New User Special Price Expires in

Let's log you in.

Sign in with Facebook


Don't have a StudySoup account? Create one here!


Create a StudySoup account

Be part of our community, it's free to join!

Sign up with Facebook


Create your account
By creating an account you agree to StudySoup's terms and conditions and privacy policy

Already have a StudySoup account? Login here

SOC101 Chapter 4 Notes - 9/14

by: Hannah Mattingly

SOC101 Chapter 4 Notes - 9/14 SOC 101

Marketplace > Pima Community College > SOC 101 > SOC101 Chapter 4 Notes 9 14
Hannah Mattingly

Preview These Notes for FREE

Get a free preview of these Notes, just enter your email below.

Unlock Preview
Unlock Preview

Preview these materials now for free

Why put in your email? Get access to more of this material and other relevant free materials for your school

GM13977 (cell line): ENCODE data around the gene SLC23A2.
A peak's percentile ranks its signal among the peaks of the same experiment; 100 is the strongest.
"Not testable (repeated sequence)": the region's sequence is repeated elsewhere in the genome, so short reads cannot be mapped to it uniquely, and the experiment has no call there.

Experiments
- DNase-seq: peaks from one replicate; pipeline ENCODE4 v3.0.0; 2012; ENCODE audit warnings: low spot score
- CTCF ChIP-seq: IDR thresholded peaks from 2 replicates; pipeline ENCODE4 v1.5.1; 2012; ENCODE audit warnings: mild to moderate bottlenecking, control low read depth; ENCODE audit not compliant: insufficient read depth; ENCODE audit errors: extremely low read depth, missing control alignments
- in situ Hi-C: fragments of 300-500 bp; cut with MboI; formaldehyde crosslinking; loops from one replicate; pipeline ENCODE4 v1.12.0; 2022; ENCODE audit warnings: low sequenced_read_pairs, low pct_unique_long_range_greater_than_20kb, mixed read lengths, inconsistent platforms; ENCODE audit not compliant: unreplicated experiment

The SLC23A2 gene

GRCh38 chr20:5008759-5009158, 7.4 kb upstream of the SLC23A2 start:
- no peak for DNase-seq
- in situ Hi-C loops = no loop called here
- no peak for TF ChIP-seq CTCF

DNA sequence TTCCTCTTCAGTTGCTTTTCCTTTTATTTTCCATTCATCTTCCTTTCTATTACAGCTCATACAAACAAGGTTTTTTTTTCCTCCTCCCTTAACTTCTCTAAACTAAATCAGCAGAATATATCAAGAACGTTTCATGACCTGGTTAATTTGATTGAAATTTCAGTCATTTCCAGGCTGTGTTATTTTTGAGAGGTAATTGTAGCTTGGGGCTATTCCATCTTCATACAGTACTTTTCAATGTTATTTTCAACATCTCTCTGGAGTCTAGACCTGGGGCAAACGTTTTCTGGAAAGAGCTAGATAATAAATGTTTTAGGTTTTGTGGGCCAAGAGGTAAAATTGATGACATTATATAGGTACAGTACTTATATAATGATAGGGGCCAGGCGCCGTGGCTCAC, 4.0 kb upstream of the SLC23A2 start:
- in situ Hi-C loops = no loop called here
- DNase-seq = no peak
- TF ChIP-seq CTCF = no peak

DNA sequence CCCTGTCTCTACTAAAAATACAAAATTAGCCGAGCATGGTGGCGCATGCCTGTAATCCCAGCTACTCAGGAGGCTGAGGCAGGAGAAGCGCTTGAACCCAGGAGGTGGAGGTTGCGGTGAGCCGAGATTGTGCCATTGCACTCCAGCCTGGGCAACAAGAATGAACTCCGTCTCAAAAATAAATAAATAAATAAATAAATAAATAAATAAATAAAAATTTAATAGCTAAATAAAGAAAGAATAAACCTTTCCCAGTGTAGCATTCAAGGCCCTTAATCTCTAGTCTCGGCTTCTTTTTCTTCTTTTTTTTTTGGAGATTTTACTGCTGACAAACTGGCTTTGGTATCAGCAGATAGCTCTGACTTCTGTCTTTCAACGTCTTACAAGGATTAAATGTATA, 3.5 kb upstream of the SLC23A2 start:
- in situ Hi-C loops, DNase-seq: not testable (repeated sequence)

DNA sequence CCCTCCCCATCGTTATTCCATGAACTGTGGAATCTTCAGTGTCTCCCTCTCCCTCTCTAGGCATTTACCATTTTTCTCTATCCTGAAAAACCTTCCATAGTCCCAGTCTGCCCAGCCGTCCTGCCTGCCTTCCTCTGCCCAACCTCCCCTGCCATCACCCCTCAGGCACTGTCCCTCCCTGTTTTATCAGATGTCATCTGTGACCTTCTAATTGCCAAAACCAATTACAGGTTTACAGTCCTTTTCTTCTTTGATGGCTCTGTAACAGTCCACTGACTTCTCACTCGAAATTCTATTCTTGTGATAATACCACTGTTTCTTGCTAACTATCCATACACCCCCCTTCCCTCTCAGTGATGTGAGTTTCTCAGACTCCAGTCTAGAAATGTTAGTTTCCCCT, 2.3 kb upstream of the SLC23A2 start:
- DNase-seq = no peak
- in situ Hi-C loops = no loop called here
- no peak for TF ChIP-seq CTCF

View Preview

About this Document

These notes are from the textbook and lecture regarding socialization and the importance of it!
Introduction to Sociology
Joanne Taylor
Class Notes
sociology, soc101, study, studysoup, socialization
25 ?




Popular in Introduction to Sociology

Popular in Department

This 4 page Class Notes was uploaded by Hannah Mattingly on Monday September 19, 2016. The Class Notes belongs to SOC 101 at Pima Community College taught by Joanne Taylor in Fall 2016. Since its upload, it has received 4 views.


Reviews for SOC101 Chapter 4 Notes - 9/14


Report this Material


What is Karma?


Karma is the currency of StudySoup.

You can buy or earn more Karma at anytime and redeem it for class notes, study guides, flashcards, and more!

Date Created: 09/19/16